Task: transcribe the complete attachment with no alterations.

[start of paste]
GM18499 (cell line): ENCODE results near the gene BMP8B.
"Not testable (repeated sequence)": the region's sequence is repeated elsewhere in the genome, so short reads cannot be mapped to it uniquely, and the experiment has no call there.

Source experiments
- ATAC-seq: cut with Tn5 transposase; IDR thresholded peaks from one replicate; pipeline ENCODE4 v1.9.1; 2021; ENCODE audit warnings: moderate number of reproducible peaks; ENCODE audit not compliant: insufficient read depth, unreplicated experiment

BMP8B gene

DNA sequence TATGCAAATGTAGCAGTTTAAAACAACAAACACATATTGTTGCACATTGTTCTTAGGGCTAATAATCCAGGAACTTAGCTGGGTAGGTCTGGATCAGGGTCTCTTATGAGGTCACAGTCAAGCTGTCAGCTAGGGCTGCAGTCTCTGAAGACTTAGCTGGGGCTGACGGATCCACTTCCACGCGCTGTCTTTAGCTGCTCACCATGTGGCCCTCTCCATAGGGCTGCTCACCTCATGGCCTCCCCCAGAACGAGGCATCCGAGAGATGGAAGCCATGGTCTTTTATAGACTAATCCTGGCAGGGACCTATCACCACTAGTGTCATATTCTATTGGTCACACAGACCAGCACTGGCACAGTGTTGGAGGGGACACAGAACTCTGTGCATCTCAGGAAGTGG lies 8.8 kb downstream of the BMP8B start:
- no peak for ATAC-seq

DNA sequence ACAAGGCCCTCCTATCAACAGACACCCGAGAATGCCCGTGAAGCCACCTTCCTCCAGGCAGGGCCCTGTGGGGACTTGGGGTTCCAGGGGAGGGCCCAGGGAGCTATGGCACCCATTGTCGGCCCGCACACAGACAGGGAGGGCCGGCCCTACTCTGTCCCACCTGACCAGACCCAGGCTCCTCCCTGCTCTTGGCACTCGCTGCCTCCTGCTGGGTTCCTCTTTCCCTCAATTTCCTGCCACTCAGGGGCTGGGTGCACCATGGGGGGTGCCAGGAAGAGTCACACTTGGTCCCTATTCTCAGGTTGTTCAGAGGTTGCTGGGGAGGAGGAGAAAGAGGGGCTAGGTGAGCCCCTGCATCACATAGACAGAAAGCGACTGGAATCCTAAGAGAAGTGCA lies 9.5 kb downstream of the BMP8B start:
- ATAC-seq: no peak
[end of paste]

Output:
GM18499 (cell line): ENCODE results near the gene BMP8B.
"Not testable (repeated sequence)": the region's sequence is repeated elsewhere in the genome, so short reads cannot be mapped to it uniquely, and the experiment has no call there.

Source experiments
- ATAC-seq: cut with Tn5 transposase; IDR thresholded peaks from one replicate; pipeline ENCODE4 v1.9.1; 2021; ENCODE audit warnings: moderate number of reproducible peaks; ENCODE audit not compliant: insufficient read depth, unreplicated experiment

BMP8B gene

DNA sequence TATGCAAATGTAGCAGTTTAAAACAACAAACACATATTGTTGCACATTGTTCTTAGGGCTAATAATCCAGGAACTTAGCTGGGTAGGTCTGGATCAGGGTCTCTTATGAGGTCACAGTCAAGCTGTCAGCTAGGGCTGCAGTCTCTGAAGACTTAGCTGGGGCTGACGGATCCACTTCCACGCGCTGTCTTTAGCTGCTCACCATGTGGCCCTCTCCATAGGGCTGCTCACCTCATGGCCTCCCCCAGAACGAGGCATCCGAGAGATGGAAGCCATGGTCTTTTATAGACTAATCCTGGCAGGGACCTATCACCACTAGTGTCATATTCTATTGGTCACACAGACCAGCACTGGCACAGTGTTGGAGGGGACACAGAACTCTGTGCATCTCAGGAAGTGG lies 8.8 kb downstream of the BMP8B start:
- no peak for ATAC-seq

DNA sequence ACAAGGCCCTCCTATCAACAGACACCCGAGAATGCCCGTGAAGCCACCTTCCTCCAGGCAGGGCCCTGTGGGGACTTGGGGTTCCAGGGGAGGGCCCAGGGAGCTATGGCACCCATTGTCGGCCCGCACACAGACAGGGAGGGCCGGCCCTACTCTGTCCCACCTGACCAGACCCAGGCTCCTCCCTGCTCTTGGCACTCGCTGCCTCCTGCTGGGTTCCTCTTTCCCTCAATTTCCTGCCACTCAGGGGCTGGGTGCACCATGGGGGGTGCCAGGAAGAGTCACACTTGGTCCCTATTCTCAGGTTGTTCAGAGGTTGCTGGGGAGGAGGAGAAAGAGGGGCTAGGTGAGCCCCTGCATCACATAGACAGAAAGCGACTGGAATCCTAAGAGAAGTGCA lies 9.5 kb downstream of the BMP8B start:
- ATAC-seq: no peak